Reading Helped Me Overcome A Racist Upbringing

My father once looked me straight in the eye and said this: “If you ever bring home a black man, I will kill you, kill him, and then kill myself.” He wouldn’t have had the stomach to go through with it, but don’t think it was an empty threat; he meant every ugly word of what he said to me. I was maybe twelve when we had this heartwarming chat.

I should have been screwed when it comes to racial sensitivity. The staggering amount of misinformation, the racial slurs thrown around our house freely, and the total lack of any other parentage or familial influence probably would have turned me into a carbon copy of my dad (and his dad, and probably his dad) if it weren’t for one factor: I was a reader.

Being a reader meant that I had outside influence where very little would otherwise have existed. I grew up in a town that was over 90% white and could probably count the number of African-Americans I met in the eighteen years before I went to college on two hands. Through books, though, I met a lot of people that I never would have met in person; more importantly, I saw struggles that I never would have experienced in my own body.

Jessi Ramsey was a Token Black Character in the otherwise white Baby-Sitters Club world, but in elementary school, she was most of the diversity that I knew. She not only showed me the right way to behave toward people of color (accepting them is awesome, being racist is horrible and ignorant), but she also showed me that people of color really are just as human as I am.

Probably you’re all “duh, OF COURSE THEY ARE OMG” but, check it: I was 9 years old and had been taught something different all my life by a parent. This was revolutionary information for me, information that I’m thankful to have received early enough that it made a difference.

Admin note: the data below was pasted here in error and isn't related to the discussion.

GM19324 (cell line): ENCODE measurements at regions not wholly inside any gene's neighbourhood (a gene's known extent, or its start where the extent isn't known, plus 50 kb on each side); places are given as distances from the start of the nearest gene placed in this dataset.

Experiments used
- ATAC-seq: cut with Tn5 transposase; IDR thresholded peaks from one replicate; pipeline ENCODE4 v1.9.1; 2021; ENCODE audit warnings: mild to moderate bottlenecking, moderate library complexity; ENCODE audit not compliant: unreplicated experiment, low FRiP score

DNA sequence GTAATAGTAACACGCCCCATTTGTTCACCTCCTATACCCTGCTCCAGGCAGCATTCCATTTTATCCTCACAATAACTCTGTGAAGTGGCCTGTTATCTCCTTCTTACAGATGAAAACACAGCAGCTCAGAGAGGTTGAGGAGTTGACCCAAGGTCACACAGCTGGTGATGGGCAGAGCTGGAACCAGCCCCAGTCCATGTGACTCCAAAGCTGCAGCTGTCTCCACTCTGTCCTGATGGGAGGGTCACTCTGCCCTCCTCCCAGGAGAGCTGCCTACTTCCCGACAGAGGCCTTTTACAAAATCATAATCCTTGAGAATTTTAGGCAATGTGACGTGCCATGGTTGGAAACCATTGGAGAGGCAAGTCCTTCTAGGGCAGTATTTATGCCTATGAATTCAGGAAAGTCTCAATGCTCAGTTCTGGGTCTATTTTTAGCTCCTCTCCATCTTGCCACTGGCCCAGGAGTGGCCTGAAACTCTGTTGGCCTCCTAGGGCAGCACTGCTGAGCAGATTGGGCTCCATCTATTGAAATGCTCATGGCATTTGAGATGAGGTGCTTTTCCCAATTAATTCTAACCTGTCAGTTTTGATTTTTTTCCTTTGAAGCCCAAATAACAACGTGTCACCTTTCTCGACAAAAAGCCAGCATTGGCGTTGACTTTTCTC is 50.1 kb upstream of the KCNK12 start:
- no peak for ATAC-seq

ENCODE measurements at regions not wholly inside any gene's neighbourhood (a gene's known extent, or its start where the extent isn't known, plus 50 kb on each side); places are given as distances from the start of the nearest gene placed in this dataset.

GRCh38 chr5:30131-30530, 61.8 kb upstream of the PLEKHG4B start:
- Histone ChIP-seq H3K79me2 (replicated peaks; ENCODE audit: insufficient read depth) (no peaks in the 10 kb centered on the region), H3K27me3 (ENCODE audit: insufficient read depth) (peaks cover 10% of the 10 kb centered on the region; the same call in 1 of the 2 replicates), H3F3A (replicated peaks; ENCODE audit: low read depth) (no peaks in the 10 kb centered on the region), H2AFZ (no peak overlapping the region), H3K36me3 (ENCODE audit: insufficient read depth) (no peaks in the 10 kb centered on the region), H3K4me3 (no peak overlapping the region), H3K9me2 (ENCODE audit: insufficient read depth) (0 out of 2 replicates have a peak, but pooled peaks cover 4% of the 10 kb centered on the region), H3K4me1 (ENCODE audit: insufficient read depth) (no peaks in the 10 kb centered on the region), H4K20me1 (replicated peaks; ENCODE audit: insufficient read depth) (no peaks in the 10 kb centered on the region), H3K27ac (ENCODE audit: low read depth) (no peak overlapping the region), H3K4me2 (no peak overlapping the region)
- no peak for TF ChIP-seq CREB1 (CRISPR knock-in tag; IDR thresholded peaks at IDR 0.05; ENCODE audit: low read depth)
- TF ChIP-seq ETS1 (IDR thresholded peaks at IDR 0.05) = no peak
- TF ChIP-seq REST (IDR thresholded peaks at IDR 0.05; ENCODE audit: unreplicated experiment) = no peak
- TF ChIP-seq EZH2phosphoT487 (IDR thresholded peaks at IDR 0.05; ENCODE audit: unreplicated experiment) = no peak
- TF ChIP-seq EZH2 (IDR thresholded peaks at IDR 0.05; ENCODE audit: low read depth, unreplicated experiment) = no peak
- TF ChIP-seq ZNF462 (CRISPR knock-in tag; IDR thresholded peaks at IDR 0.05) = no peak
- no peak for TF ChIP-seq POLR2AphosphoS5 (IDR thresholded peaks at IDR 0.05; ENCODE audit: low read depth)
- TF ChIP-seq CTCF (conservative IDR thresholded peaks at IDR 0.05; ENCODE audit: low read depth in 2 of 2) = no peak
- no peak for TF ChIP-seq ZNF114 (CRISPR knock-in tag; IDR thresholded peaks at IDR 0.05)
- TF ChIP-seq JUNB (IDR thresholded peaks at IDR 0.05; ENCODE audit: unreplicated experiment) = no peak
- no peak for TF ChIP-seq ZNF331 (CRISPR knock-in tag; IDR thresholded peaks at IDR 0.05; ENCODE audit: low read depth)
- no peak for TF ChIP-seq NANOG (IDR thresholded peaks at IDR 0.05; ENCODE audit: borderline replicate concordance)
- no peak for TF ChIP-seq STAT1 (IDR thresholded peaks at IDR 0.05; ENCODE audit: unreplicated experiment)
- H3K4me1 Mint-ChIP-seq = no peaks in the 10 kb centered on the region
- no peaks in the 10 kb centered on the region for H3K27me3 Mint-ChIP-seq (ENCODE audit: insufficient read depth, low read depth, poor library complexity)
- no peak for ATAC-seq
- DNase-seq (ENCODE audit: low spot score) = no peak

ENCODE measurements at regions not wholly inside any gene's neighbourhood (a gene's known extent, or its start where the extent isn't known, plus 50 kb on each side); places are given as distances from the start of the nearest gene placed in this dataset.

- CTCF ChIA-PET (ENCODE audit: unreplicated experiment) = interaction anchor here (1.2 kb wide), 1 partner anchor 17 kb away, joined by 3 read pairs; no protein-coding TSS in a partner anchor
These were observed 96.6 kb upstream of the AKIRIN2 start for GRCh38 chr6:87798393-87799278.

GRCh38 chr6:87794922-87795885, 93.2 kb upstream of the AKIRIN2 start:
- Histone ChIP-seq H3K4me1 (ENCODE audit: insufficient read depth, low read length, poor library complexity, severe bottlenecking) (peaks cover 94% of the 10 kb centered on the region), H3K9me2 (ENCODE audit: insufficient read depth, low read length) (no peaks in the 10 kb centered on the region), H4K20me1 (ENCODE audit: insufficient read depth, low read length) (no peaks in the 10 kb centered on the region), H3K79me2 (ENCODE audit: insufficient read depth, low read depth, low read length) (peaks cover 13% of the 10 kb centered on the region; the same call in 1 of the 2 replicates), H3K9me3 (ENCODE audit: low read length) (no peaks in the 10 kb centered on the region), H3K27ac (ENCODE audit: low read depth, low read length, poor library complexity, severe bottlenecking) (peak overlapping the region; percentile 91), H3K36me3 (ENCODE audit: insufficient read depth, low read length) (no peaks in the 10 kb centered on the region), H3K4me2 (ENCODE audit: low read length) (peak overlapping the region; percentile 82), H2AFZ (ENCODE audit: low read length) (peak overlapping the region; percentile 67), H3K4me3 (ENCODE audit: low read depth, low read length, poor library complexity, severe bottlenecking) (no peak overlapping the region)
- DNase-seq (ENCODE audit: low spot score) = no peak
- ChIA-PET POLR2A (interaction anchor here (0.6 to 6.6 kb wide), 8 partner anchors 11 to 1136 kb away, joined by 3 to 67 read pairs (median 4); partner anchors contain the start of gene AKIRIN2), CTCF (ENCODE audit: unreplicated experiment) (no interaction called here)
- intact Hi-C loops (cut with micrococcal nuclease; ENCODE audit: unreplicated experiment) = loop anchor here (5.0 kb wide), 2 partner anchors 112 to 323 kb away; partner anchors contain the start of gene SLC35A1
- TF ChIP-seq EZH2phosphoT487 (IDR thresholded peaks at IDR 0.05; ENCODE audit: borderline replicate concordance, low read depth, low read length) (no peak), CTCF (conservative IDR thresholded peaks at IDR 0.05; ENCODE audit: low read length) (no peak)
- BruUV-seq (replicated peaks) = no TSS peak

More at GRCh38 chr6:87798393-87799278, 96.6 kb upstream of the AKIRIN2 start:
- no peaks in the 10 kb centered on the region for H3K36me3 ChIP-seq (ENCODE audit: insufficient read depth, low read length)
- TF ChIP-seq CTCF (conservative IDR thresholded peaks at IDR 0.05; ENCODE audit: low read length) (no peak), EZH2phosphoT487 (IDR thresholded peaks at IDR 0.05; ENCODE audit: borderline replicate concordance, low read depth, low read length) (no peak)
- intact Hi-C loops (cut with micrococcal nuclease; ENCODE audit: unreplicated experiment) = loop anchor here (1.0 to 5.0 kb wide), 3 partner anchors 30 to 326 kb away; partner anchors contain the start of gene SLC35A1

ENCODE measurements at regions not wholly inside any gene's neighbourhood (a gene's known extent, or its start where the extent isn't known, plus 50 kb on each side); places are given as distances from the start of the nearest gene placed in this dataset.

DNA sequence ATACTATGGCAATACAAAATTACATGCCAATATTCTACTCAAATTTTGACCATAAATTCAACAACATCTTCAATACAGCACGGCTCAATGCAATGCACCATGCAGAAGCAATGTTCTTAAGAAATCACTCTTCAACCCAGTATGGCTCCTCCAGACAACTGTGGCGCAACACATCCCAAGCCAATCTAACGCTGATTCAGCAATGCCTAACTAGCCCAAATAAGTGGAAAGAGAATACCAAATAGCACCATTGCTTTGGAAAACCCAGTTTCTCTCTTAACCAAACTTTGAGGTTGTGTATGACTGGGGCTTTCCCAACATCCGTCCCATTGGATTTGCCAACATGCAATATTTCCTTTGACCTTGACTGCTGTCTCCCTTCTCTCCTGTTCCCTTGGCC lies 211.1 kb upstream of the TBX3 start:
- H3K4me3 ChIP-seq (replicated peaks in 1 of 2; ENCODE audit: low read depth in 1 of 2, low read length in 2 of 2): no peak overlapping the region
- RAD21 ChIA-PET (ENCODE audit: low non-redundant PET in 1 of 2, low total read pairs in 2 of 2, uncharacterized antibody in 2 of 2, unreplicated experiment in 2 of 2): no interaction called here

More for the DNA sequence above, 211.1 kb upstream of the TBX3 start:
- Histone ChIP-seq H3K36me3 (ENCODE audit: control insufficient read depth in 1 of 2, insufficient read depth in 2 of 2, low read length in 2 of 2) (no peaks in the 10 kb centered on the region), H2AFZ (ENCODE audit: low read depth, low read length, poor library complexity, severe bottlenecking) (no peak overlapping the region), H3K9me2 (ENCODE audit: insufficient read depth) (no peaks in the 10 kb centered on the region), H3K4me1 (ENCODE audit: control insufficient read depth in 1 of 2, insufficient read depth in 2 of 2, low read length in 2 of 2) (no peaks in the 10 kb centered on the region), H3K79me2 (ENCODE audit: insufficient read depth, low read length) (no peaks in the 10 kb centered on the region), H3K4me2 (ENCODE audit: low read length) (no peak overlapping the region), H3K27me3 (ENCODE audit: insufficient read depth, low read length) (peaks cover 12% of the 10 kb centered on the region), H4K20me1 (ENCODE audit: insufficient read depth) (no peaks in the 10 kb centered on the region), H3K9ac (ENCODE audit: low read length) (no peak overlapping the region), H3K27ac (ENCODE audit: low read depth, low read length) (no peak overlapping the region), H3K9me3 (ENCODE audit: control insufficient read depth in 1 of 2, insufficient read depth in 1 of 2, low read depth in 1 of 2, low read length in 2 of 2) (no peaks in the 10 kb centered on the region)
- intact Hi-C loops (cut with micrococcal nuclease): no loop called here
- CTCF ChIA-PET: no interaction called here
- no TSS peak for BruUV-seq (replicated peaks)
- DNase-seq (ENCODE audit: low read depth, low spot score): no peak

Other books opened my eyes to things that I never would have worked out on my own. I read Roll of Thunder, Hear My Cry and found out that there were a lot of white folks who treated black people really badly. I got a little older and read Alice Walker, Ralph Ellison, Zora Neale Hurston, Langston Hughes, Lorraine Hansberry, Richard Wright. Reading their experiences offset the lies my father told me. These books proved that he lied.

I still grapple with my own ignorance every day. I still grapple with the blinding force of privilege. Being a reader hasn’t cured me of all of the ill effects of growing up in a system that is fundamentally weighted toward white people and in a home where white supremacy wasn’t even attempted to be veiled. What has happened, what reading literature has been proven to help do, is that my empathy has increased. I’m able to see that, often, what I directly experience doesn’t reflect everyone’s reality. I’m able to see that my reality has blind spots and that I need to gain information through many different avenues.

This? Is why I think it’s vital that we fight for diverse literature in schools. When the book-banning folks come out, it’s so often to shut down a person belonging to a minority group speaking about experiences that make people uncomfortable. Of course we are uncomfortable. We are complicit. It takes discomfort to impel change.

Not all kids will get a real picture of the world at home; I certainly didn’t. Those kids may go on to be the next generation of oppressors, having been taught lies that cause them to see minorities as subhuman, unless they have outside influences to show them otherwise. It matters that they read books by African-Americans, by women, by LGBT authors. It matters that they gain empathy and experience others’ lives.

It matters that they become uncomfortable enough to change.


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